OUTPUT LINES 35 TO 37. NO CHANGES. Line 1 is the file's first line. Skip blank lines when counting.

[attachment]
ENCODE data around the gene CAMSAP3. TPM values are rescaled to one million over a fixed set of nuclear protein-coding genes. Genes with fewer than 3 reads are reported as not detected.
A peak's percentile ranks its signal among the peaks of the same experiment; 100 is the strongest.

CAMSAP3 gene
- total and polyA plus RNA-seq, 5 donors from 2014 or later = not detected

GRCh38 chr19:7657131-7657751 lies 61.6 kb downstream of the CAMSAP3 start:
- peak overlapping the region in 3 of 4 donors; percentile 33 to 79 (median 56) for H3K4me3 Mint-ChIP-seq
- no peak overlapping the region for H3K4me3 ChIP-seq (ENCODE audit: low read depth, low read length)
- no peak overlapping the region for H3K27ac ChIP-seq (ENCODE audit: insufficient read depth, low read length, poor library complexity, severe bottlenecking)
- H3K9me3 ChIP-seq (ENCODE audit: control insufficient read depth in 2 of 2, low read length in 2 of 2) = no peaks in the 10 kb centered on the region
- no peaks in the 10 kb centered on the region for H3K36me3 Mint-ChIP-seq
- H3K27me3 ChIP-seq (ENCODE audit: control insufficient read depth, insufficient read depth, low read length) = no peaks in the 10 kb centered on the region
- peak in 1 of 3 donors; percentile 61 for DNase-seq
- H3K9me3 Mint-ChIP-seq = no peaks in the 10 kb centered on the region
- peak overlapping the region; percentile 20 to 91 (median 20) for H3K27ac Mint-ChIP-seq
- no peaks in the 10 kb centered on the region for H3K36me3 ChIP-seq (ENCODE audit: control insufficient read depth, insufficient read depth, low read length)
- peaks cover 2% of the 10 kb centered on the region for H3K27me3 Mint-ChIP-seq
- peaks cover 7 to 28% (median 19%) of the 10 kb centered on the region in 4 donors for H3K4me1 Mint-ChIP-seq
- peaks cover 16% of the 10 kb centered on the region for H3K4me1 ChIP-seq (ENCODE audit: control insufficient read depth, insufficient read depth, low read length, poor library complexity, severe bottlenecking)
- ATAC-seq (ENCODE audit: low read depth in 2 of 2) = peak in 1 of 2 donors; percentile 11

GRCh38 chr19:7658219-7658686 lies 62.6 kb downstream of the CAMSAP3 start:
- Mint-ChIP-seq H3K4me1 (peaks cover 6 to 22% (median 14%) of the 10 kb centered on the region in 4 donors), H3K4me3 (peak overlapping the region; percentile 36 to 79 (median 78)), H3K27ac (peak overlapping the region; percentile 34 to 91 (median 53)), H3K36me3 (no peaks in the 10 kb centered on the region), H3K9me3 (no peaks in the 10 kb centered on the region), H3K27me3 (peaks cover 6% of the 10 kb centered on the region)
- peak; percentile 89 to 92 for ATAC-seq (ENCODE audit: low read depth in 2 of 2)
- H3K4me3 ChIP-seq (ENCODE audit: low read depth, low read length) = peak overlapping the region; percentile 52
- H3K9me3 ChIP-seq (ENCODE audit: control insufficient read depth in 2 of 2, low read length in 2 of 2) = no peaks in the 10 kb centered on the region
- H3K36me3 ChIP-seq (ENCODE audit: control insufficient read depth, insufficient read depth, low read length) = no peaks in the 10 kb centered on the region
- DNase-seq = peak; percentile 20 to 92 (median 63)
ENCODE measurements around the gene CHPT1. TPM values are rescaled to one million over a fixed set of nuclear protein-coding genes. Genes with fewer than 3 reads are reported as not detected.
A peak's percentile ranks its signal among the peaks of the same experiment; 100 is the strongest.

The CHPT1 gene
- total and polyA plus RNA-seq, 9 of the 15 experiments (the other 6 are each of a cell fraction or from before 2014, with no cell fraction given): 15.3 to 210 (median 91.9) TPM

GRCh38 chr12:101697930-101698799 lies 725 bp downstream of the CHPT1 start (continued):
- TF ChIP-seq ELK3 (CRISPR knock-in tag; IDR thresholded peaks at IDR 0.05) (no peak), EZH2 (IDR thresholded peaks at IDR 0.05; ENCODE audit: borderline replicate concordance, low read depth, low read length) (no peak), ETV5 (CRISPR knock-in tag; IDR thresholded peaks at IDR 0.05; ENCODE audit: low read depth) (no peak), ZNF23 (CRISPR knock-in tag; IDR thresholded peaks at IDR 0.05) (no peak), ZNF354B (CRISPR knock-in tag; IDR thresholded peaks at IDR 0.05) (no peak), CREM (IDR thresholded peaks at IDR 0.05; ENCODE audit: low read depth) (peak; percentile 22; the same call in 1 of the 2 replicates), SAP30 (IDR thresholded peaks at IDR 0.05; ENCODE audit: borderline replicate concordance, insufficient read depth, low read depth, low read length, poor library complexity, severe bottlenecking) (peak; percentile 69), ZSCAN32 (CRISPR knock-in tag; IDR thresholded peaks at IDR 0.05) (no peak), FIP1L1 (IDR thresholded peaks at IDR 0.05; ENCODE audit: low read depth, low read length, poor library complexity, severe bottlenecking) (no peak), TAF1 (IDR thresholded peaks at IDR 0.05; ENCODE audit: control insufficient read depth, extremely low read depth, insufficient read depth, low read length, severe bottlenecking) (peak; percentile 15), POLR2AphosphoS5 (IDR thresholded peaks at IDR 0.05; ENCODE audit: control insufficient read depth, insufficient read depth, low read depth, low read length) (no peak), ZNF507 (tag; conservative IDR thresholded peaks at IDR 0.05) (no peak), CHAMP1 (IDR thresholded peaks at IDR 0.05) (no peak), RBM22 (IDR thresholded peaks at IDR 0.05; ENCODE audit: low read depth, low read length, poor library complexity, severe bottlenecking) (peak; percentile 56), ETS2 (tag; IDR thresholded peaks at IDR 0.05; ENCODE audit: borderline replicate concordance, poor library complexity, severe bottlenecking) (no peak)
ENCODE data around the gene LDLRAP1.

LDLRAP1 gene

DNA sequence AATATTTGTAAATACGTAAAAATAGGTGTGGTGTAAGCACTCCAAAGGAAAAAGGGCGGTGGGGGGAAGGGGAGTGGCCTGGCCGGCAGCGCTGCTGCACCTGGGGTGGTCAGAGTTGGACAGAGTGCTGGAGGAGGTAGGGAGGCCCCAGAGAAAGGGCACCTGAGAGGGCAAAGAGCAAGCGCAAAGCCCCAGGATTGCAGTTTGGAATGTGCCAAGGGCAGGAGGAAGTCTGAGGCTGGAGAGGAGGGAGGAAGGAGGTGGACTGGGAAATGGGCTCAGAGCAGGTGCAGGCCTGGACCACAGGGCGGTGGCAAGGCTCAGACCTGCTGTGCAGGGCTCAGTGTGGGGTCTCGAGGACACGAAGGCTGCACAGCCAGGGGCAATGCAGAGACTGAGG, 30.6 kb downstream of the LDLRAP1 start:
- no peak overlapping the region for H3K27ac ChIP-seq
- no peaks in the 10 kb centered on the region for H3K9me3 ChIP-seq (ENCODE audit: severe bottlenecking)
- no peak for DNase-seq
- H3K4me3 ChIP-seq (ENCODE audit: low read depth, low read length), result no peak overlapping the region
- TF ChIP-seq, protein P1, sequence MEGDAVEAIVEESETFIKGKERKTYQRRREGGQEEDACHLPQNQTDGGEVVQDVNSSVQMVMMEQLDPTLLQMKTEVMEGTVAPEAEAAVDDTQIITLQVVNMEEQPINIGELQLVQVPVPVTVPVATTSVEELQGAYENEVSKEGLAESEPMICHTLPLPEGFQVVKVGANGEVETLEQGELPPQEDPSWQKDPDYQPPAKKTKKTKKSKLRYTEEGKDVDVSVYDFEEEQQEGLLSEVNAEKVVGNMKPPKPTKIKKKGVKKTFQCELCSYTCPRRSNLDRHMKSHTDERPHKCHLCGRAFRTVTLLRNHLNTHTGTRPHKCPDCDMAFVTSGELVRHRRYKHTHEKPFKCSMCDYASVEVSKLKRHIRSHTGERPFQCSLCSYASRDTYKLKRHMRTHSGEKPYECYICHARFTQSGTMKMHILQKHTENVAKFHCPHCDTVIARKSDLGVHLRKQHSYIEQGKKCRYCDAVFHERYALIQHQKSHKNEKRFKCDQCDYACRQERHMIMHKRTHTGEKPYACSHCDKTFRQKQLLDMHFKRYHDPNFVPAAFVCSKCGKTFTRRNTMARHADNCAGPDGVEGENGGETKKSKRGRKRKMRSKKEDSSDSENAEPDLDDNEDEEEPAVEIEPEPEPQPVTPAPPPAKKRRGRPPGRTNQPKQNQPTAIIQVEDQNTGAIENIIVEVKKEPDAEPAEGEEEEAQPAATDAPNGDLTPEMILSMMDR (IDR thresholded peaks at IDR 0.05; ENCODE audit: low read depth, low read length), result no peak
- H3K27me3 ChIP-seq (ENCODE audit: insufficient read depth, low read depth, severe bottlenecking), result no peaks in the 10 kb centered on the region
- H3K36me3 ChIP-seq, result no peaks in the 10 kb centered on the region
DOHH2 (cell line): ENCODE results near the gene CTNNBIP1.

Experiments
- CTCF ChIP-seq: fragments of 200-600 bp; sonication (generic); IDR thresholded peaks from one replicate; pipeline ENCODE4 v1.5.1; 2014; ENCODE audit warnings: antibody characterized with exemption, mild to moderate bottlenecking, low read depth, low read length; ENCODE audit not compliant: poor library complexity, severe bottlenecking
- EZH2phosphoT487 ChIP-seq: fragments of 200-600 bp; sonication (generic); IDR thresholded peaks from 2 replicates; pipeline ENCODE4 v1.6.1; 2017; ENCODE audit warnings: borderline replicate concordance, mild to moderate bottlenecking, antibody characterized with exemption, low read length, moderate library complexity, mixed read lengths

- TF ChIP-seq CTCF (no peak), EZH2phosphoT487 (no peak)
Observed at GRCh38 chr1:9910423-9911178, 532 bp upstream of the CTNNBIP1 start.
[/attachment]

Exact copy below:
DNA sequence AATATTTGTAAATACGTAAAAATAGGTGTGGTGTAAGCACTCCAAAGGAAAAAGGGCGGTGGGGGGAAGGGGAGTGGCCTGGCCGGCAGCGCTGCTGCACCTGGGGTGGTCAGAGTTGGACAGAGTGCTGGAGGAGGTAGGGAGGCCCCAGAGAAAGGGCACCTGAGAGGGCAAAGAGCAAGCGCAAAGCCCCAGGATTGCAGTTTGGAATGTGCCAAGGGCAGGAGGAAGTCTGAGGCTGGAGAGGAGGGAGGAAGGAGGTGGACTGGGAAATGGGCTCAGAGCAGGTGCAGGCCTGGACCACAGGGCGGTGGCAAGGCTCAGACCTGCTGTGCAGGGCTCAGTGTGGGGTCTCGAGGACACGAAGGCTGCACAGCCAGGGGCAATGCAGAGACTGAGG, 30.6 kb downstream of the LDLRAP1 start:
- no peak overlapping the region for H3K27ac ChIP-seq
- no peaks in the 10 kb centered on the region for H3K9me3 ChIP-seq (ENCODE audit: severe bottlenecking)